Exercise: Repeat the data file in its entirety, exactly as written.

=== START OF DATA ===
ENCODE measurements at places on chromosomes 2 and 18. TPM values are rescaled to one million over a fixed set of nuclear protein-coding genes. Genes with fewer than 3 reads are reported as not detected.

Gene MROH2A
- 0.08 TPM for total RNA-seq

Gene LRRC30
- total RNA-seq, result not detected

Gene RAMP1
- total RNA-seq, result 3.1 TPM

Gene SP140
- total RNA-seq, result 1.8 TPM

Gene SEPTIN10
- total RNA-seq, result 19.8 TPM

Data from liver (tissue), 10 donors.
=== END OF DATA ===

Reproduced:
ENCODE measurements at places on chromosomes 2 and 18. TPM values are rescaled to one million over a fixed set of nuclear protein-coding genes. Genes with fewer than 3 reads are reported as not detected.

Gene MROH2A
- 0.08 TPM for total RNA-seq

Gene LRRC30
- total RNA-seq, result not detected

Gene RAMP1
- total RNA-seq, result 3.1 TPM

Gene SP140
- total RNA-seq, result 1.8 TPM

Gene SEPTIN10
- total RNA-seq, result 19.8 TPM

Data from liver (tissue), 10 donors.